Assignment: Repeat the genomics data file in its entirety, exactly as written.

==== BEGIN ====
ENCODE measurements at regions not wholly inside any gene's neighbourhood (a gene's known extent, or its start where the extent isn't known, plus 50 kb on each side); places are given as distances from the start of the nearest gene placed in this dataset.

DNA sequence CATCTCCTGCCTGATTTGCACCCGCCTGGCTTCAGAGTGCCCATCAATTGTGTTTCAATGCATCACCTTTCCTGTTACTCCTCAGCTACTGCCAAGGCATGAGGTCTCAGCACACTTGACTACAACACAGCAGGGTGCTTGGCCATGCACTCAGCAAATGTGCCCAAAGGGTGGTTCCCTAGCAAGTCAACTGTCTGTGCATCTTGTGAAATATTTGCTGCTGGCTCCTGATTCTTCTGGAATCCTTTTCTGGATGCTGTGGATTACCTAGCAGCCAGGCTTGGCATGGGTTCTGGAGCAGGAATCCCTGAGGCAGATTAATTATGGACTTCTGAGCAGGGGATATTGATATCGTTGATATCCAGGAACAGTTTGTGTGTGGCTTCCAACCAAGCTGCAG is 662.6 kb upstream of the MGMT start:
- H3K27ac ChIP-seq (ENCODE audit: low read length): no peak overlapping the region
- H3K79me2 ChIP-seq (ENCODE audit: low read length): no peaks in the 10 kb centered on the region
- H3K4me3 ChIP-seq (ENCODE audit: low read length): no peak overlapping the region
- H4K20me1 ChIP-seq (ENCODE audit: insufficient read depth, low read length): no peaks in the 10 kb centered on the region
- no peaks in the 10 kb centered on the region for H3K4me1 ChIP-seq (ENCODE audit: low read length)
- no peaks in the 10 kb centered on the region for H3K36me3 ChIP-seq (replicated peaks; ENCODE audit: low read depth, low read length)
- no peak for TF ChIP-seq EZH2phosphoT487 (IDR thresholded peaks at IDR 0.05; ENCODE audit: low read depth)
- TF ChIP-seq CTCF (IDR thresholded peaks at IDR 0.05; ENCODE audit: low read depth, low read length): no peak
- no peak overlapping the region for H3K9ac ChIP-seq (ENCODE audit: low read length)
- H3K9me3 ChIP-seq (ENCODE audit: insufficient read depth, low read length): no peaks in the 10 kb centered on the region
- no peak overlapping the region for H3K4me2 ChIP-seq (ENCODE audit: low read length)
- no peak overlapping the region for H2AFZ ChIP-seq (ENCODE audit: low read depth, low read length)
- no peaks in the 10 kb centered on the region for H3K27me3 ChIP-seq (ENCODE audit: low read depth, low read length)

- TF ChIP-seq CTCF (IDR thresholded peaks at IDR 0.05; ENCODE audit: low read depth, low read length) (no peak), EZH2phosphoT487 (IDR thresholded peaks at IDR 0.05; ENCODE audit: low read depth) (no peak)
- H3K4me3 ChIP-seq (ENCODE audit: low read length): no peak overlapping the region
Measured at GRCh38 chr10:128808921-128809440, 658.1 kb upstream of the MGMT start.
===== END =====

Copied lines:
ENCODE measurements at regions not wholly inside any gene's neighbourhood (a gene's known extent, or its start where the extent isn't known, plus 50 kb on each side); places are given as distances from the start of the nearest gene placed in this dataset.

DNA sequence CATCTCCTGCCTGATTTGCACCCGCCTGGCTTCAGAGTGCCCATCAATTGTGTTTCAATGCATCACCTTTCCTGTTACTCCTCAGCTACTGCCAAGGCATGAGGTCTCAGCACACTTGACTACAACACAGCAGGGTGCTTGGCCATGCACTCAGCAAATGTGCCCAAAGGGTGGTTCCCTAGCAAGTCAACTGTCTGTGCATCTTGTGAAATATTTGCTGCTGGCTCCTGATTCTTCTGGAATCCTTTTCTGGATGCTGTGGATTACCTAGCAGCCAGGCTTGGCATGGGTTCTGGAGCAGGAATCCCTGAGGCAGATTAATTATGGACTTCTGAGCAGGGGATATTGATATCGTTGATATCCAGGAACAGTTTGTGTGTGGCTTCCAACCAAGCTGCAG is 662.6 kb upstream of the MGMT start:
- H3K27ac ChIP-seq (ENCODE audit: low read length): no peak overlapping the region
- H3K79me2 ChIP-seq (ENCODE audit: low read length): no peaks in the 10 kb centered on the region
- H3K4me3 ChIP-seq (ENCODE audit: low read length): no peak overlapping the region
- H4K20me1 ChIP-seq (ENCODE audit: insufficient read depth, low read length): no peaks in the 10 kb centered on the region
- no peaks in the 10 kb centered on the region for H3K4me1 ChIP-seq (ENCODE audit: low read length)
- no peaks in the 10 kb centered on the region for H3K36me3 ChIP-seq (replicated peaks; ENCODE audit: low read depth, low read length)
- no peak for TF ChIP-seq EZH2phosphoT487 (IDR thresholded peaks at IDR 0.05; ENCODE audit: low read depth)
- TF ChIP-seq CTCF (IDR thresholded peaks at IDR 0.05; ENCODE audit: low read depth, low read length): no peak
- no peak overlapping the region for H3K9ac ChIP-seq (ENCODE audit: low read length)
- H3K9me3 ChIP-seq (ENCODE audit: insufficient read depth, low read length): no peaks in the 10 kb centered on the region
- no peak overlapping the region for H3K4me2 ChIP-seq (ENCODE audit: low read length)
- no peak overlapping the region for H2AFZ ChIP-seq (ENCODE audit: low read depth, low read length)
- no peaks in the 10 kb centered on the region for H3K27me3 ChIP-seq (ENCODE audit: low read depth, low read length)

- TF ChIP-seq CTCF (IDR thresholded peaks at IDR 0.05; ENCODE audit: low read depth, low read length) (no peak), EZH2phosphoT487 (IDR thresholded peaks at IDR 0.05; ENCODE audit: low read depth) (no peak)
- H3K4me3 ChIP-seq (ENCODE audit: low read length): no peak overlapping the region
Measured at GRCh38 chr10:128808921-128809440, 658.1 kb upstream of the MGMT start.